Silas Riener is a dancer and choreographer currently residing in New York City. Described by New York Times as one of the most ‘superlative performers of our day’ he graduated from Princeton University having studied Comparative Literature.
In 2007 he became member of the Merce Cunningham Dance Company whilst studying at NYU’s Tisch School of the Arts.
At present, and as both choreographer and performer, he develops projects that vary from site-specific, improvisational and traditional pieces and often works in collaboration with creative partner Rashaun Mitchell.
Here Louise Leverett discusses with him the process and influences behind his work and also what inspires him within his creativity.
LL: At what moment in your life did you decide that you wanted to be an artist? Can you pinpoint it?
SR: I can’t exactly. I know the first time someone asked me what I did and I said I was an artist and I didn’t feel sheepish or false was only really recently, maybe in the last 3 months. Maybe it corresponds with the first time I made something I feel really connected to (the site-specific show “r e v e a l”) presented by Lower Manhattan Cultural Council’s River to River Festival.
I know that in college it hadn’t really occurred to me that you could have a life as an artist (or mainly as an artist). I came to New York for the summer in 2005, sort of to try it on. I think the fact that I was even considering it means I already had half a leg in.
LL: Has there been a person or particular influence on you which has made an impact on your creativity?
SR: I think once you open that door it’s hard to cram it shut. I think there is room for a lot of different kinds of things to influence creativity. Food does, for me. Travel and experiences of space feel really powerful to me, seeing the Serengeti, seeing really desolate parts of the natural world like rural Thailand, southern Egypt, Banff national park, and seeing the cities of the world. also, as of this very moment William Gibson, Louise Bourgeois, Gerhard Richter, Merce Cunningham, Anne Carson, Tere O’Connor, Sarah Michelson, my teachers Rebecca Lazier, Carol Emerson, Tracy K. Smith, Linda Gregg, my dad, my close friend Michael Rider, Tacita Dean, Helmut Lang, my work with Ariane Harrison and Harrison Atelier, lighting designer Davison Scandrett, science fiction writers Octavia Butler and Orson Scott Card, the artist Martha Friedman and writer Claudia La Rocco and endless conversations with Rashaun Mitchell about all of the above.
LL: In terms of creativity what surprises you in the world today?
SR: Less and less surprises me, and I think that’s maybe endemic in what is happening in the art and performance world. I’m not after being surprised; I think we have equated innovation and novelty and progress for too long. So don’t surprise me. Make me stop breathing, or make me forget where I am, or make me remember something or dream about it.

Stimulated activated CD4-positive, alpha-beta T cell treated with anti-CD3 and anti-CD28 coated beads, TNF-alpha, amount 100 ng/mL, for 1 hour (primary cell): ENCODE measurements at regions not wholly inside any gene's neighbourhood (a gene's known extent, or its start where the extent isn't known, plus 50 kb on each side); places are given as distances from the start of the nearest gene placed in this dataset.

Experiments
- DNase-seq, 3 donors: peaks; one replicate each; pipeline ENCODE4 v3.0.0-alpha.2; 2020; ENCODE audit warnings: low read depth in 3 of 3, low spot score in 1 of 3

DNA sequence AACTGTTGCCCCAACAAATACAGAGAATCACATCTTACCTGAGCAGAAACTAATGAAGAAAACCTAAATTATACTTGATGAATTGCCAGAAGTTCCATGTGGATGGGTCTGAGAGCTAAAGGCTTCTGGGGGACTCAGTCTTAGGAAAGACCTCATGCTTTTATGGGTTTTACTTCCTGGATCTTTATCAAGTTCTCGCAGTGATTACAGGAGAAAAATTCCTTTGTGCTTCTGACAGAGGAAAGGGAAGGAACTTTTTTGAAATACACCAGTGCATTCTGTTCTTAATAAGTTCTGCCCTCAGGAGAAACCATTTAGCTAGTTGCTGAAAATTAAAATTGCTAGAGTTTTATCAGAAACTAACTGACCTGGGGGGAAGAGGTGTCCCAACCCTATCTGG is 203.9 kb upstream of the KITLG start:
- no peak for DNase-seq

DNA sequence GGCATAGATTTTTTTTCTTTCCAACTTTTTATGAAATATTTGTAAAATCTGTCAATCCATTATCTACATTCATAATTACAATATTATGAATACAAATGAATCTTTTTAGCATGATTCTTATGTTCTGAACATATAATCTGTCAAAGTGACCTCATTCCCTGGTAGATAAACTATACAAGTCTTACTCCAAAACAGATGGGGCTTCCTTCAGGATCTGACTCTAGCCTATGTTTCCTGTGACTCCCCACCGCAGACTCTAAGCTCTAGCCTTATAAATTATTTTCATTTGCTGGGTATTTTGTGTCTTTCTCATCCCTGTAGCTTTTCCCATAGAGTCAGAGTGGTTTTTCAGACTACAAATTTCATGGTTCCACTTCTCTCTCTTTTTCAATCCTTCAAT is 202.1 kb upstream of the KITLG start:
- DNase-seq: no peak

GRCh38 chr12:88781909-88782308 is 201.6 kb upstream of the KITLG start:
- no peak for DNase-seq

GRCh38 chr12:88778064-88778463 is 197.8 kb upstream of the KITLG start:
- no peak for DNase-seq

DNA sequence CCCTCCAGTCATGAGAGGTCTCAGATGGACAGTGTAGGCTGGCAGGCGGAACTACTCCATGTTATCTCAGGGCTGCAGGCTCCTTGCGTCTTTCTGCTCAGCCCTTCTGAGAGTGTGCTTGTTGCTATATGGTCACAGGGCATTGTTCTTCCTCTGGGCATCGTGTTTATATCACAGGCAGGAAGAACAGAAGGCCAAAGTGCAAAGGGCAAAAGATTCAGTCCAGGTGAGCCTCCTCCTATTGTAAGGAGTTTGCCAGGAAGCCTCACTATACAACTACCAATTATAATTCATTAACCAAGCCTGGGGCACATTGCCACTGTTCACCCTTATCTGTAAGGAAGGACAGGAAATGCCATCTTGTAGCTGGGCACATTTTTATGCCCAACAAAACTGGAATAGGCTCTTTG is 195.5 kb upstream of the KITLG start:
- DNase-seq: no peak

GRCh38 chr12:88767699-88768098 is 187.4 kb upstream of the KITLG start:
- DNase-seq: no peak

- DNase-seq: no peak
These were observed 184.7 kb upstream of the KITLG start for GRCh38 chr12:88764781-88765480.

LL: How important do you see culture as a way of defining creativity?
SR: I live in New York in order to maintain a foothold in a really impossibly vibrant cultural community. It’s really important to me that I see what other people are working on. I think that watching culture is a way of maybe looking at how a society, or a people, or a city, is trying to deal with some problem, or points of conflict, or tension that is felt. So it’s a creative departure point, whatever kind of art you might be making.
LL: Do you use music as a point of reference for your work and if so, what pieces inspire you most?
SR: I don’t typically use music when I’m constructing a work necessarily, but I think a lot about how musical experiences shape the viewing of dance. I think “inspiration” as a sort of fantasy idea of how art gets made is a perforated idea. Right now I’m listening to sound recordings of horses, a lot of hip-hop, a lot of American poets reading their own work, and the baroque composer Jean-Baptiste Lully.
LL: What scares you as an artist in the world today?
SR: I’m not sure scared is what I’d call myself but the thought of putting work in front of people for them to think and say what they will is really hard, especially when the work doesn’t yet know what itself is. When I choreograph or dance I’m making work out of my very self and then giving it to people; there’s a part of me that wants them to care as much as I do.
LL: Is there another culture in particular which your curiosity is drawn to?
SR: No. I want to go everywhere and know everything about everyone.
LL: How does your own culture or place in the world influence your work?
SR: I think a lot about the context in which work gets made and I’m not sure how I would separate culture and influence from the work itself. For myself or for anyone else.
LL: And as an artist, creatively speaking, what terrifies you?
SR: I’m not terrified. I’m also terrified all the time. I’m nothing but terrified.
LL: And finally, If you are the centre of your world, what makes your world turn?